In the Specification of European Patent Application EU-A-206553 (GILL and JACKSON ) there is described an expansible cannula comprising a conical tubular stem which is formed of thin sheet material, such as beryllium copper, the sheet material being coiled or partially coiled, so that it is capable of opening up from a closed condition by reducing the cone angle thereby increasing the diameter of the stem at the distal end. Opening up of the stem is achieved by inserting an expander tube through the stem from the proximal end, so that as the tube moves forwardly (i.e. towards the distal end) it engages with the inner surface of the conical tube, and opens up the tube into a more cylindrical shape.
The cannula described in European Specification EU-A-206533 is particularly useful where a relatively deep penetration is required, so that the cannula itself is long relatively to its diameter. (Typically, the expanded internal diameter of the cannula need be no more than about 10 millimeters and this requires an initial incision of only about 10 millimeters length, to allow the cannula to be introduced in its closed condition). However, for some purposes, a relatively short cannula is desirable, especially where it is required to transmit relatively large lateral forces, as when the cannula is forced between adjacent ribs and the ribs have to be prised apart. Since the required internal diameter of the expanded cannula remains about the same (e.g. 10 millimeters) a shorter cannula has to have a wider cone angle in the closed condition and the opening action becomes more severe. The proximal end of the stem is completely restrained against axial motion, but in expanding the stem from the conical "free" condition towards the cylindrical condition, some of the stem is under a force tending to move it fowardly (i.e. towards the distal end). At best, this tends to distort the stem, and in some instances, it may actually tear the stem. The cannula becomes unstable it is actually torn.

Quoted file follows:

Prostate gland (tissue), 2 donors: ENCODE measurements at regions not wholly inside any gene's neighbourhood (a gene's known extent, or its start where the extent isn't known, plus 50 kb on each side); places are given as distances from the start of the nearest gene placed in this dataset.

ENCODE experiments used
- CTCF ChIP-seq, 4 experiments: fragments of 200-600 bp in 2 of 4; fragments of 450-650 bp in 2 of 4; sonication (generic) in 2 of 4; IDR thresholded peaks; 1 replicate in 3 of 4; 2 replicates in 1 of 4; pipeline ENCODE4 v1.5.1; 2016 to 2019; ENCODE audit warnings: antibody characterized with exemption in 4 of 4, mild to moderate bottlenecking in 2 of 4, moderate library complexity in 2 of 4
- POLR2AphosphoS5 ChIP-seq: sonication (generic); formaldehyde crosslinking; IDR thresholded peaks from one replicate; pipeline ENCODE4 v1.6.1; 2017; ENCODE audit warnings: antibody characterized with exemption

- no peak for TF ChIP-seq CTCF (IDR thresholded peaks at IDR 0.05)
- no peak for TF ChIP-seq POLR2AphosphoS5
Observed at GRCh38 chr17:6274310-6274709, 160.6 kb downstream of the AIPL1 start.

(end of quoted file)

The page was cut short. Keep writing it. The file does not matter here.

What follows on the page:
Furthermore, the opening of a coiled conical stem as described in EU-A-206553 tends to produce a helical leading edge which does not completely circumscribe the leading end of the expanded tube.
It is the object of the invention to provide an expansible cannula which is an improvement on the cannula described in Eu-A-206553 particularly in relation to a relatively short cannula.